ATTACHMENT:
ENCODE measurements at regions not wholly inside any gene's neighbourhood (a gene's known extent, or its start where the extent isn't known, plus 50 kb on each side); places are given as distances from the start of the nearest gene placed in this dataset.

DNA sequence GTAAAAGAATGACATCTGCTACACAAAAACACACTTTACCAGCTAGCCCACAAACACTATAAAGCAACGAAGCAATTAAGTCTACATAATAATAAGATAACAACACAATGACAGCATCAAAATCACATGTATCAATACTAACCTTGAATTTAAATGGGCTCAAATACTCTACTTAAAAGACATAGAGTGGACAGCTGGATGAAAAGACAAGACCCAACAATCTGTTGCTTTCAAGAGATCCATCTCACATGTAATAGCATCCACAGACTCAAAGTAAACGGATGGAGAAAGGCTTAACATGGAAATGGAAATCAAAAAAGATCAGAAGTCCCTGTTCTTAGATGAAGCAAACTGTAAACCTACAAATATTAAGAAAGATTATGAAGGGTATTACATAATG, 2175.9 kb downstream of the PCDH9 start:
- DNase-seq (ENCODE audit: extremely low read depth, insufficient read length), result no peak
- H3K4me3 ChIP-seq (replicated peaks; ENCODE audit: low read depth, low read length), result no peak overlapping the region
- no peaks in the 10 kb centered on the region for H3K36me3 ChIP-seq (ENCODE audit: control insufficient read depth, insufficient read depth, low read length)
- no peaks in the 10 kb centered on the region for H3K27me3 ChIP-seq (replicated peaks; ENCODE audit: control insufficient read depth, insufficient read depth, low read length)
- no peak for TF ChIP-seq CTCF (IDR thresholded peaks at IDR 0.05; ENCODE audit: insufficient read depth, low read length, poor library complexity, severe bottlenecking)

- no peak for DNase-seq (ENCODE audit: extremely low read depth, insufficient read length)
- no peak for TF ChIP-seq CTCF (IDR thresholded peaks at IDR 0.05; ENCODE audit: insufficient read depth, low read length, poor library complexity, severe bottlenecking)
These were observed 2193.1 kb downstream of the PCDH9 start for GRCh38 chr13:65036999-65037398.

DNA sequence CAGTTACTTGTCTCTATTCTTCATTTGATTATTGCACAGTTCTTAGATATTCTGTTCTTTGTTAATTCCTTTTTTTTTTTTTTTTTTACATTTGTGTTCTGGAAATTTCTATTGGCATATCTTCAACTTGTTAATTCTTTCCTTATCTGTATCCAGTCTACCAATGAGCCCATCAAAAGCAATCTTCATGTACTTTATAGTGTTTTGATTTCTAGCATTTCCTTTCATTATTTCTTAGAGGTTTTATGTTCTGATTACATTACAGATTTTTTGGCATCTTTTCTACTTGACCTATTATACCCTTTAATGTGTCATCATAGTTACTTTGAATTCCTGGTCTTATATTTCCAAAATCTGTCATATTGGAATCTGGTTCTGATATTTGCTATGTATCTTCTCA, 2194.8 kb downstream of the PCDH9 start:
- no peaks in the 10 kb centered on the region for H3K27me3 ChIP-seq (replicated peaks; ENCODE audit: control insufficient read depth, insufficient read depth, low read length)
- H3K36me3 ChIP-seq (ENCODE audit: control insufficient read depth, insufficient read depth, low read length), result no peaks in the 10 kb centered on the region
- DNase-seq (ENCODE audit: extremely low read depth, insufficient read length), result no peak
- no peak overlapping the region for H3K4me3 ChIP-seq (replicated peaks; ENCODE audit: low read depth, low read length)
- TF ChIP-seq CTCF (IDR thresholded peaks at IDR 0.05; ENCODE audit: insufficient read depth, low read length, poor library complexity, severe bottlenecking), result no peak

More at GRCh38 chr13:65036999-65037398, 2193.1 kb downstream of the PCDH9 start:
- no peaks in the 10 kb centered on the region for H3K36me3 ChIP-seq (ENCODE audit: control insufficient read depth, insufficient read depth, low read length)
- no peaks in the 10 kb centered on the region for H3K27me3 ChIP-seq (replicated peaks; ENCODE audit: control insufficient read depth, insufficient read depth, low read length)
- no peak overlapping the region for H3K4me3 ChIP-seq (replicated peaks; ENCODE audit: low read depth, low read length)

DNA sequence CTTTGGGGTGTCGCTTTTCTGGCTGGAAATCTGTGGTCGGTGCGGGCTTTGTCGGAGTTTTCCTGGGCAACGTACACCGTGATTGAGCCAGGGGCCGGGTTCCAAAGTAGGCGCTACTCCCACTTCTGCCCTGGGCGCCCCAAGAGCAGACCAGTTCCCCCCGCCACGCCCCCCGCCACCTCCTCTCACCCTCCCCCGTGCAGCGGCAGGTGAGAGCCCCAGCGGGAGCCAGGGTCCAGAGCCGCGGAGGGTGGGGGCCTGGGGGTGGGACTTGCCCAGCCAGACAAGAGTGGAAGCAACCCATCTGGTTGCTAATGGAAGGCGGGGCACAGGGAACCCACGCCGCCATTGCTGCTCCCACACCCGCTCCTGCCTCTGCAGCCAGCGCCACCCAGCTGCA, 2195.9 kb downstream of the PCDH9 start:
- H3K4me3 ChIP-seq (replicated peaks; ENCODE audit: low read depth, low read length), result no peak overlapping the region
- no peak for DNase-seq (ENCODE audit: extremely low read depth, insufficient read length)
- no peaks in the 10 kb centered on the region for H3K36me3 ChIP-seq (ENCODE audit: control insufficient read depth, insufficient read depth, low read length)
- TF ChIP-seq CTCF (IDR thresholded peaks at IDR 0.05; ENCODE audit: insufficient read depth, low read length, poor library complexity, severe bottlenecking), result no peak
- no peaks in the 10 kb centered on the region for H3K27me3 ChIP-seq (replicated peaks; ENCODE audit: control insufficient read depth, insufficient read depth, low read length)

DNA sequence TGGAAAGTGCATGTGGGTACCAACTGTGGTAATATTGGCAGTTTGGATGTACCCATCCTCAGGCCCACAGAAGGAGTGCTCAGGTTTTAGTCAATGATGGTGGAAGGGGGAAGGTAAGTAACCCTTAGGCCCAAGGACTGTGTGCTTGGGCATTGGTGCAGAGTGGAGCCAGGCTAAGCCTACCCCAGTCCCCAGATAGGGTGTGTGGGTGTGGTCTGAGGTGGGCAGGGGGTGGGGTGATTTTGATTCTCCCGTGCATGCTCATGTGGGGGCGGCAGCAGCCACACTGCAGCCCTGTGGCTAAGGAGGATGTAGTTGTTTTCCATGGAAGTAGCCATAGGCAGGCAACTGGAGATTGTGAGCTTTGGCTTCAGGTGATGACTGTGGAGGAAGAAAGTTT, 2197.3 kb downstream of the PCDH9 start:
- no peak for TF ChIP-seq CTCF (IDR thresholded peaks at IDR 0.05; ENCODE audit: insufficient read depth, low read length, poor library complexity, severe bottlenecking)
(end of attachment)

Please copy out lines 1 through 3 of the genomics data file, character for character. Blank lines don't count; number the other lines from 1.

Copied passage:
ENCODE measurements at regions not wholly inside any gene's neighbourhood (a gene's known extent, or its start where the extent isn't known, plus 50 kb on each side); places are given as distances from the start of the nearest gene placed in this dataset.

DNA sequence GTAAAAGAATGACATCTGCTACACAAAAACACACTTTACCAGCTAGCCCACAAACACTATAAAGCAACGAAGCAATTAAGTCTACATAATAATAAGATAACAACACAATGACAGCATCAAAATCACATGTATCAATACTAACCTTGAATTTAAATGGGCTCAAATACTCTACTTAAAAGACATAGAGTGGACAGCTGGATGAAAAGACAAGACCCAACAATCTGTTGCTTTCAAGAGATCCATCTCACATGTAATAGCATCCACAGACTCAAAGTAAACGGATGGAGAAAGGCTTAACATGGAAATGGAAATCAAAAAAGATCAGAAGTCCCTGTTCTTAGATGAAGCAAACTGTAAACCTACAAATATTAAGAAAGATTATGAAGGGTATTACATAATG, 2175.9 kb downstream of the PCDH9 start:
- DNase-seq (ENCODE audit: extremely low read depth, insufficient read length), result no peak